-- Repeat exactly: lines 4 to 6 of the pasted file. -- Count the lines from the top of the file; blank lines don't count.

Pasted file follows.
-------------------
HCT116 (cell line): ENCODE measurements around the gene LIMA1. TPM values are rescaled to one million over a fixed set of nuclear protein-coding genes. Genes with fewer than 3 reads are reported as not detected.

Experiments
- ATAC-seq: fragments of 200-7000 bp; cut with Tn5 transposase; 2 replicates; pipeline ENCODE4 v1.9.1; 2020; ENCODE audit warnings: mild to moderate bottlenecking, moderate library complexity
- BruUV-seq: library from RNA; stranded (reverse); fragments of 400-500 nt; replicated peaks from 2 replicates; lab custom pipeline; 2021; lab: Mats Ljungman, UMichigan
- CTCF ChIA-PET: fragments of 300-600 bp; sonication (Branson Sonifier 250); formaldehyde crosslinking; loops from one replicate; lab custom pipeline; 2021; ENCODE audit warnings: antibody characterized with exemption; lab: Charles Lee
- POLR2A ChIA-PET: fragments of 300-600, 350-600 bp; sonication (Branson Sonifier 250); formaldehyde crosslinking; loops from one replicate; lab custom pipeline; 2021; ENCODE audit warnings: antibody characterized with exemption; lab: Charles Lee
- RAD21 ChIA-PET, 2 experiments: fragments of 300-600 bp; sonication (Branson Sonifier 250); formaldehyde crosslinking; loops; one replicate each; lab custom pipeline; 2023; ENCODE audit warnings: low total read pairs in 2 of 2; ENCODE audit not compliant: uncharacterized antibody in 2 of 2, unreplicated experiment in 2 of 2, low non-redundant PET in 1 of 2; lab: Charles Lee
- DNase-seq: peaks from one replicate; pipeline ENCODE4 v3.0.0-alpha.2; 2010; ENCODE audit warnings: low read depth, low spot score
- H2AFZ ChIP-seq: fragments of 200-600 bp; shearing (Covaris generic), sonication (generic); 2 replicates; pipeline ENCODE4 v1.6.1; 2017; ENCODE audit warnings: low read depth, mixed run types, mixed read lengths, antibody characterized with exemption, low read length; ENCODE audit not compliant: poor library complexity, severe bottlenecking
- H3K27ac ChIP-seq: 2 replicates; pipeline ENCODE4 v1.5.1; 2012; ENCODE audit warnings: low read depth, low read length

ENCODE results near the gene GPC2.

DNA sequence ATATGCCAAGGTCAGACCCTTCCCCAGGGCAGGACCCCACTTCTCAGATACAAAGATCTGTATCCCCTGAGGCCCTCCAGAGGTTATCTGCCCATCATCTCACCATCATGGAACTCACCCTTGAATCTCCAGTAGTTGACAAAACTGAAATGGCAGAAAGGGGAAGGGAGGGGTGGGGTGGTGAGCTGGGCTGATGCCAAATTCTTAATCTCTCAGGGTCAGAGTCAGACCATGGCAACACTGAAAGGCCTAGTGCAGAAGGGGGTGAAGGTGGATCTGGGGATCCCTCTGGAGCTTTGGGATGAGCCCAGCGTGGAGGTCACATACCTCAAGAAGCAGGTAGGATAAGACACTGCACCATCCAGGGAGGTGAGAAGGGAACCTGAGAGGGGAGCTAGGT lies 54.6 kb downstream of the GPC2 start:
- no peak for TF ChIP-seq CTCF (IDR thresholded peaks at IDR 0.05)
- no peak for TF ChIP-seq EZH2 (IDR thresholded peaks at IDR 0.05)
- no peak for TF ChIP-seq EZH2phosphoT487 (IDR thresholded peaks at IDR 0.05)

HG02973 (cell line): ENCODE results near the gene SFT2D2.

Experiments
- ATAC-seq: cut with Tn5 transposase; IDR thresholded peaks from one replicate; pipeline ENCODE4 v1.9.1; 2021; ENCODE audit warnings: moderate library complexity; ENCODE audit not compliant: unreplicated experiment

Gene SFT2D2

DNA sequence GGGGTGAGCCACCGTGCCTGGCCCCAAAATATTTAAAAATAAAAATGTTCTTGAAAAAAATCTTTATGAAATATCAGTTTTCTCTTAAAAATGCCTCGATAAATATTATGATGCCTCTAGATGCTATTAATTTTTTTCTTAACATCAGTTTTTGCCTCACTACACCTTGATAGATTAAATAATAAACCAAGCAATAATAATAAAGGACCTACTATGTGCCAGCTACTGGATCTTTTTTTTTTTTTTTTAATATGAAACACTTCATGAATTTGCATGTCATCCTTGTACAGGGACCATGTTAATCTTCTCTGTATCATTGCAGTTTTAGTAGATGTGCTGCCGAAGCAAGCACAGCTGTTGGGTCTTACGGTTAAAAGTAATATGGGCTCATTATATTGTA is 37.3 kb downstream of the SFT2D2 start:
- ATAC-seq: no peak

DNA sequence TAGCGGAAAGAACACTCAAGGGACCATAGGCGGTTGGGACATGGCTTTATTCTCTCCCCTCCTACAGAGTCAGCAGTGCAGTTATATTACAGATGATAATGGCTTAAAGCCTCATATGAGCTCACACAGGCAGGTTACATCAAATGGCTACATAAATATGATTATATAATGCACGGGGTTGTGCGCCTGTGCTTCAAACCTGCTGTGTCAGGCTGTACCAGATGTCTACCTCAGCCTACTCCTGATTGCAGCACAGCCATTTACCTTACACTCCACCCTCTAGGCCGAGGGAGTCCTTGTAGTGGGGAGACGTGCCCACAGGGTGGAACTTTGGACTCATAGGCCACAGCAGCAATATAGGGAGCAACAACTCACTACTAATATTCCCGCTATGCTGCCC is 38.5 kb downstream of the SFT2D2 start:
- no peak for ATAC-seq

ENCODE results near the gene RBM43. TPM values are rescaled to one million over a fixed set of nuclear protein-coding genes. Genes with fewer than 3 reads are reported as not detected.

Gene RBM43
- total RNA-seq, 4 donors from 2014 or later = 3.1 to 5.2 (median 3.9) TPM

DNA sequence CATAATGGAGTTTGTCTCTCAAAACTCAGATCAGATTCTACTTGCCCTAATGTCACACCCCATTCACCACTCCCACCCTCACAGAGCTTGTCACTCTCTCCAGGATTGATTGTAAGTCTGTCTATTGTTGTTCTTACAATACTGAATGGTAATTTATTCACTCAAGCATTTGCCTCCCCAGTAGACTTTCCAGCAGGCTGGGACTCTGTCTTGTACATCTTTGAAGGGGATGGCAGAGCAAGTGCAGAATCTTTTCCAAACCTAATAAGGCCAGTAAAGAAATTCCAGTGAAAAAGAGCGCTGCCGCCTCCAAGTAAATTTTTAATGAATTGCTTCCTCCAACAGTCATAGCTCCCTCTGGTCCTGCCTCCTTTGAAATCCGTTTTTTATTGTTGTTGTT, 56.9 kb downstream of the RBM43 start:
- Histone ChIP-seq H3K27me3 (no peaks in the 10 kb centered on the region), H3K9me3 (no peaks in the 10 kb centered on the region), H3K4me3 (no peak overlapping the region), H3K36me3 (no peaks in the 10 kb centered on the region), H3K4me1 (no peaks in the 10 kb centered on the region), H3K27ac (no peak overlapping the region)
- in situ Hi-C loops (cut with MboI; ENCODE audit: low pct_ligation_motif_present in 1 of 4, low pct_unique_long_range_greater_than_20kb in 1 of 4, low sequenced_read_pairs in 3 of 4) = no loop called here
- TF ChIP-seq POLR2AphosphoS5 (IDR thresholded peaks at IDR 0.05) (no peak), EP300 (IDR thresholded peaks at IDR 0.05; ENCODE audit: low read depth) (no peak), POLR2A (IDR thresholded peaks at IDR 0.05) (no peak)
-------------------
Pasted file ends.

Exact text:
- BruUV-seq: library from RNA; stranded (reverse); fragments of 400-500 nt; replicated peaks from 2 replicates; lab custom pipeline; 2021; lab: Mats Ljungman, UMichigan
- CTCF ChIA-PET: fragments of 300-600 bp; sonication (Branson Sonifier 250); formaldehyde crosslinking; loops from one replicate; lab custom pipeline; 2021; ENCODE audit warnings: antibody characterized with exemption; lab: Charles Lee
- POLR2A ChIA-PET: fragments of 300-600, 350-600 bp; sonication (Branson Sonifier 250); formaldehyde crosslinking; loops from one replicate; lab custom pipeline; 2021; ENCODE audit warnings: antibody characterized with exemption; lab: Charles Lee